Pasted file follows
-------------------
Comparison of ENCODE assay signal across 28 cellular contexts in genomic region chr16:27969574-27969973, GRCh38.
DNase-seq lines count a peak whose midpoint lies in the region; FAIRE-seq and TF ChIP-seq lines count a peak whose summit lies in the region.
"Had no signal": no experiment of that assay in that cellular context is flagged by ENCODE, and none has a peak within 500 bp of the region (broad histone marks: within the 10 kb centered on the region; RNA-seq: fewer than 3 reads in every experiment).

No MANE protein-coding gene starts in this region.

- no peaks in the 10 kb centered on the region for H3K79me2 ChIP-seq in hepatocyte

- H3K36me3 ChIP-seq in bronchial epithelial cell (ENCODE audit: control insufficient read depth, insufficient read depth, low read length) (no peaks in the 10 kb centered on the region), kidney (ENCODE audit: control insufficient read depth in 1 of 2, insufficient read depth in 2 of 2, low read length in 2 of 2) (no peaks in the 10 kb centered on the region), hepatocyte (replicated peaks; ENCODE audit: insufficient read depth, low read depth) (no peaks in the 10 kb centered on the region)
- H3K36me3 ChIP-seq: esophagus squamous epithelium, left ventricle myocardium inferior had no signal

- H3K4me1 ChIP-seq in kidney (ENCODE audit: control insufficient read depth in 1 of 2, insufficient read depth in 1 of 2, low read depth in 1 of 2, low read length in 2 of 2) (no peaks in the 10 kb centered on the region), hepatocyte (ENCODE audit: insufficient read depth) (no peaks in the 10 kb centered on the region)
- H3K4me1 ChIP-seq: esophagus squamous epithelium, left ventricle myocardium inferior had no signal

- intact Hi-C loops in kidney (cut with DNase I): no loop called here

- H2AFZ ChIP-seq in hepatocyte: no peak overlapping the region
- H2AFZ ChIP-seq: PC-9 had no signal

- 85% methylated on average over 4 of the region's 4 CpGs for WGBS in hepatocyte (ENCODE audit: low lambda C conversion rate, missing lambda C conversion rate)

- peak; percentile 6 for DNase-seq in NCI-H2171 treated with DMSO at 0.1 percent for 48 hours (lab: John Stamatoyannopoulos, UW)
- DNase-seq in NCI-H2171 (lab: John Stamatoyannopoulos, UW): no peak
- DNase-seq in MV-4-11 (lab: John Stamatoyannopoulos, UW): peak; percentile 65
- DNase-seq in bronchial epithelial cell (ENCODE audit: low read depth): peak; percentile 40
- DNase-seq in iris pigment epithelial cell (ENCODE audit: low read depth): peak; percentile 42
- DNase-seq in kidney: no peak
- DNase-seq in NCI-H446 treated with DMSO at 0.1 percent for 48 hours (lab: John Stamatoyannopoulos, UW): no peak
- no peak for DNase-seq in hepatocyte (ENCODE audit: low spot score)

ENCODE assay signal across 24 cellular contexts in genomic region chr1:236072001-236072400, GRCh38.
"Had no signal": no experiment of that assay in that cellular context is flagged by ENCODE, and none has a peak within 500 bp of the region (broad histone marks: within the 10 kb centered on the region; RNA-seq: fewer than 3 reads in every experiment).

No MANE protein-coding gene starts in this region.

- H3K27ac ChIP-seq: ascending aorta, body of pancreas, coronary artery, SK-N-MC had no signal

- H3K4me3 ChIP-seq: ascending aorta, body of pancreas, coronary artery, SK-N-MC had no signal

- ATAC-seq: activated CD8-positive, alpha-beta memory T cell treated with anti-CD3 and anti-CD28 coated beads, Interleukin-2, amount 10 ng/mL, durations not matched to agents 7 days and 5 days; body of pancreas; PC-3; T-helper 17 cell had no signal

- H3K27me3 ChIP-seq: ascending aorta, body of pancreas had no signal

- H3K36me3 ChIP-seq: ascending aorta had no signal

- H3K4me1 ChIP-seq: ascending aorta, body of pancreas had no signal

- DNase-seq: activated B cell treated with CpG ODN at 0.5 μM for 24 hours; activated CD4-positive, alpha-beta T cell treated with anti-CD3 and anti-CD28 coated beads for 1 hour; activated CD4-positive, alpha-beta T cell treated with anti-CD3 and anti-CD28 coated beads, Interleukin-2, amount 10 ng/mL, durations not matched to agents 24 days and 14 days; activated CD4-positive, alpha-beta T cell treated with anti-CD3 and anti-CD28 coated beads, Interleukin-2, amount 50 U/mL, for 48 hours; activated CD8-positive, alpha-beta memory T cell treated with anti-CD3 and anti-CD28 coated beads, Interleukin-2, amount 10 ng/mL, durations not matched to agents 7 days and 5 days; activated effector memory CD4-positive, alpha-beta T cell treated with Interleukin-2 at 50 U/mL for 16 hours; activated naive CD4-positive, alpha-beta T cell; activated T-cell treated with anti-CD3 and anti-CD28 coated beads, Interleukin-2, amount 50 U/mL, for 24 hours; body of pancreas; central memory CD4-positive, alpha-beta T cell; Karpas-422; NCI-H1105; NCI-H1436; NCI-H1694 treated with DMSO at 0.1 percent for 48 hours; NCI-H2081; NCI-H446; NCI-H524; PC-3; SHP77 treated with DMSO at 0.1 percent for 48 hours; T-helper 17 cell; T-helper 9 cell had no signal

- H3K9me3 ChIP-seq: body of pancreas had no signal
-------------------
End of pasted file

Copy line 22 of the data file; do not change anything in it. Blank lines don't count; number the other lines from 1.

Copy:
ENCODE assay signal across 24 cellular contexts in genomic region chr1:236072001-236072400, GRCh38.